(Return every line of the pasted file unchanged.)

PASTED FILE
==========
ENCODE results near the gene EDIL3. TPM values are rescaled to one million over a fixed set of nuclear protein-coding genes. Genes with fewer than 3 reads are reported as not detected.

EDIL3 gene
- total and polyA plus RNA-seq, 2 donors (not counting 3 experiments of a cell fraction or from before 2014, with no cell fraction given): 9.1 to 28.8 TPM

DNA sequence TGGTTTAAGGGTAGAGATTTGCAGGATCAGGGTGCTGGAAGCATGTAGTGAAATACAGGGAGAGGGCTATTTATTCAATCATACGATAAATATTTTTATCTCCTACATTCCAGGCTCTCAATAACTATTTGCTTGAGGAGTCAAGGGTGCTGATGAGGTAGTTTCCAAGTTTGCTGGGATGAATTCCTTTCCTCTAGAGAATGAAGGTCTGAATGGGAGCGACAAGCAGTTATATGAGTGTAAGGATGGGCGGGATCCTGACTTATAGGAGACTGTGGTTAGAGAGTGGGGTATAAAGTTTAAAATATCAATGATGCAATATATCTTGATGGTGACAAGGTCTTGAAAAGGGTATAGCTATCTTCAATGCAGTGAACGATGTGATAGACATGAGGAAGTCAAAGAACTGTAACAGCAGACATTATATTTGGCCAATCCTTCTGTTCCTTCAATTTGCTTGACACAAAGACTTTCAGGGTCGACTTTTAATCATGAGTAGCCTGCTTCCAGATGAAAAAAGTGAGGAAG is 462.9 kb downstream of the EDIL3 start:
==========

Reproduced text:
ENCODE results near the gene EDIL3. TPM values are rescaled to one million over a fixed set of nuclear protein-coding genes. Genes with fewer than 3 reads are reported as not detected.

EDIL3 gene
- total and polyA plus RNA-seq, 2 donors (not counting 3 experiments of a cell fraction or from before 2014, with no cell fraction given): 9.1 to 28.8 TPM

DNA sequence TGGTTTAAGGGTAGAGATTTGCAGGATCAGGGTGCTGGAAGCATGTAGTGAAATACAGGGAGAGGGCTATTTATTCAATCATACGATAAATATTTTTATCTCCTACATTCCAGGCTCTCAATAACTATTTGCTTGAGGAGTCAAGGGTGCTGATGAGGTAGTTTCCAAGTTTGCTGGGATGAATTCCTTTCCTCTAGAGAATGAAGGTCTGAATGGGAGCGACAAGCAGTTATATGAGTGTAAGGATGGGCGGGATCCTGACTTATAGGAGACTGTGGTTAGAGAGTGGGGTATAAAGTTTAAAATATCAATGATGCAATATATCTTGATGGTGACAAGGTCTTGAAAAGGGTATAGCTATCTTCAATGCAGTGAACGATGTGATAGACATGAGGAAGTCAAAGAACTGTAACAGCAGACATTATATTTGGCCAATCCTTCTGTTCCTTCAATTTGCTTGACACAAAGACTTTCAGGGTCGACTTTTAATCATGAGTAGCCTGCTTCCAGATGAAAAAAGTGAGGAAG is 462.9 kb downstream of the EDIL3 start: